Computer scientists win Best Paper Award at 21st USENIX Security Symposium

Wustrow, Halderman, and Durumeric Enlarge
Wustrow, Halderman, and Durumeric

A team of computer science security researchers including U-M graduate students Zakir Durumeric and Eric Wustrow, Professor J. Alex Halderman, and UC San Diego postdoctoral researcher Nadia Heninger have won the Best Paper Award at the 21st USENIX Security Symposium, which took place August 8 – 10, 2012 in Bellevue, WA.

The paper, entitled “Mining Your Ps and Qs: Detection of Widespread Weak Keys in Network Devices,” details a large-scale study of RSA and DSA cryptographic keys in use on the Internet and findings that a significant numbers of keys are insecure due to insufficient randomness. These keys are being used to secure TLS (HTTPS) and SSH connections for hundreds of thousands of hosts.

Amongst the findings, the researchers state that:

  • They found that 5.57% of TLS hosts and 9.60% of SSH hosts share public keys in an apparently vulnerable manner, due to either insufficient randomness during key generation or device default keys.
  • They were able to remotely obtain the RSA private keys for 0.50% of TLS hosts and 0.03% of SSH hosts because their public keys shared nontrivial common factors due to poor randomness.
  • They were able to remotely obtain the DSA private keys for 1.03% of SSH hosts due to repeated signature randomness.

According to the researchers, the security flaw largely affects headless and embedded network devices, such as routers, firewalls, and server management cards. These types of devices often generate keys automatically on first boot, and lack many of the physical sources of randomness used by traditional PCs to generate random numbers. They identified apparently vulnerable devices and software from 54 manufacturers and notified those companies about the problems.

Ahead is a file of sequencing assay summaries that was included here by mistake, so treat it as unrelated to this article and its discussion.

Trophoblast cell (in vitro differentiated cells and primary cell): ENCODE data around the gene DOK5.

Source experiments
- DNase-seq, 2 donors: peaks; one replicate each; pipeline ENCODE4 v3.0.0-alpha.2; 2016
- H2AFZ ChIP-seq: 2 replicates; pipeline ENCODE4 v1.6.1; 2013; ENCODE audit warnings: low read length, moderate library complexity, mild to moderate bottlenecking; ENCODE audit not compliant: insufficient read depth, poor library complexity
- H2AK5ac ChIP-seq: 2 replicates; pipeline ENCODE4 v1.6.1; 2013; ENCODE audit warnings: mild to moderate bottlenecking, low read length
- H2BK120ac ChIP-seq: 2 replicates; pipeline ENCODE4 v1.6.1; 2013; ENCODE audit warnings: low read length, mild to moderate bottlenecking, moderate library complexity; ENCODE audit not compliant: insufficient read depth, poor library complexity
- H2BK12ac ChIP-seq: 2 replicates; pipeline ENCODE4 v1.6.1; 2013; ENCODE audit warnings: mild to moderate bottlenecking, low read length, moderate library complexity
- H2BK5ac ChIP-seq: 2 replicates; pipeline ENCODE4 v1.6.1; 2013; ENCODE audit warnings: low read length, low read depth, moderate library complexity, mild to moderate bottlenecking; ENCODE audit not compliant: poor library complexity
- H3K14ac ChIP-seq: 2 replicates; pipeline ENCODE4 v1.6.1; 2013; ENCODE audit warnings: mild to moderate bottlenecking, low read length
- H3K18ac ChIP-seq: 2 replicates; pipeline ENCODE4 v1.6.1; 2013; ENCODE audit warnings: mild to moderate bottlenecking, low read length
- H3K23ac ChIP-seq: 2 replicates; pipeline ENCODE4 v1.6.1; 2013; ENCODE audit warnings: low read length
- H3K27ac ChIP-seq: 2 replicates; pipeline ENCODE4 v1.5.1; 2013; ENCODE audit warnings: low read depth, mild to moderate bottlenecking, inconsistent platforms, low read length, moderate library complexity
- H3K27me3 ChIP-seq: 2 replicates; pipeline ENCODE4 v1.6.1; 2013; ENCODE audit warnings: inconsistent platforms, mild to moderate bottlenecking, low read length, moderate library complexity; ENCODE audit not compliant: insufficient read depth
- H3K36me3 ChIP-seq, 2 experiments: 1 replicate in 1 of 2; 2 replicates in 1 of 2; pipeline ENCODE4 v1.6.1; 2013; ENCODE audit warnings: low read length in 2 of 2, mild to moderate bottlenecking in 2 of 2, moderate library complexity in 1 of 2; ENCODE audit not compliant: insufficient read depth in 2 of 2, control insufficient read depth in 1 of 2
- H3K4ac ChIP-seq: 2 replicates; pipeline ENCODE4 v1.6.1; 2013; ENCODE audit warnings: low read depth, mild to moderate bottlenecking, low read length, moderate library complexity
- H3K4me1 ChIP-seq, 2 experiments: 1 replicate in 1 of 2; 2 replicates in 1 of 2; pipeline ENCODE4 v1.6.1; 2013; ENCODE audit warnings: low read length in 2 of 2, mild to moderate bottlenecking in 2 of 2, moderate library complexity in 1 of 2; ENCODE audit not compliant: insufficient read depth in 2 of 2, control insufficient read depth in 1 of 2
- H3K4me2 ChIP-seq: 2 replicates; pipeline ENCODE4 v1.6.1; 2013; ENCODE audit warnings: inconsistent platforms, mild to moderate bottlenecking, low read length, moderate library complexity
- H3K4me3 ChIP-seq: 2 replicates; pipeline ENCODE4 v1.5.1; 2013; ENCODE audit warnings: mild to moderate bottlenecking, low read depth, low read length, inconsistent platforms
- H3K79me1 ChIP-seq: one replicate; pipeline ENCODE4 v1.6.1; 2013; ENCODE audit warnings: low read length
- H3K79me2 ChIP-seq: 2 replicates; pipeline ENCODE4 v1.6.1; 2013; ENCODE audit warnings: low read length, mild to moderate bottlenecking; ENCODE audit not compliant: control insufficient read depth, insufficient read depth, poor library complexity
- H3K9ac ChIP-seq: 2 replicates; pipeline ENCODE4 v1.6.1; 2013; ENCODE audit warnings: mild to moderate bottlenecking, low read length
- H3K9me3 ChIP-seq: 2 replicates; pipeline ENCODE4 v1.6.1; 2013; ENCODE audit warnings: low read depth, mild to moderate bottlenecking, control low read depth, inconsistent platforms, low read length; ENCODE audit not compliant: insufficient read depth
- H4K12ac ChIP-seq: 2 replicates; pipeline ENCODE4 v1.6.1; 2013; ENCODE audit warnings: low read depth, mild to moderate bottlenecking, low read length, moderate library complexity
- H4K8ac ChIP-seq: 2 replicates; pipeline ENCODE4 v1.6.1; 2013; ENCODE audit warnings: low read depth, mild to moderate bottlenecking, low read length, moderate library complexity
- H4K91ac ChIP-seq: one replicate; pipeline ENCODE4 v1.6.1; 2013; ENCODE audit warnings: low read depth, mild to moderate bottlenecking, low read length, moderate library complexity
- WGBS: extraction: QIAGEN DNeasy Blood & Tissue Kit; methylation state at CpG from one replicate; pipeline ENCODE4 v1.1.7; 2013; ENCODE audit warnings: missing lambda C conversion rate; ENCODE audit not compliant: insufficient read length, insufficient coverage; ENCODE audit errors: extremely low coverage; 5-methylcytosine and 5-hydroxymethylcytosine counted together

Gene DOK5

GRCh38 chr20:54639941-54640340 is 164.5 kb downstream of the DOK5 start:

Prof. Halderman received his Ph.D. in Computer Science from Princeton in 2009 and joined the faculty at Michigan the same year. He is a noted security expert whose research spans applied computer security and tech-centric public policy. His research projects have dealt with electronic voting, software security, data privacy, anticensorship, digital rights management, and cybercrime. He has taught EECS 588, Computer and Network Security, and EECS 398, Introduction to Computer Security. In Fall 2012, he will teach Securing Digital Democracy, a massive open online course through Coursera.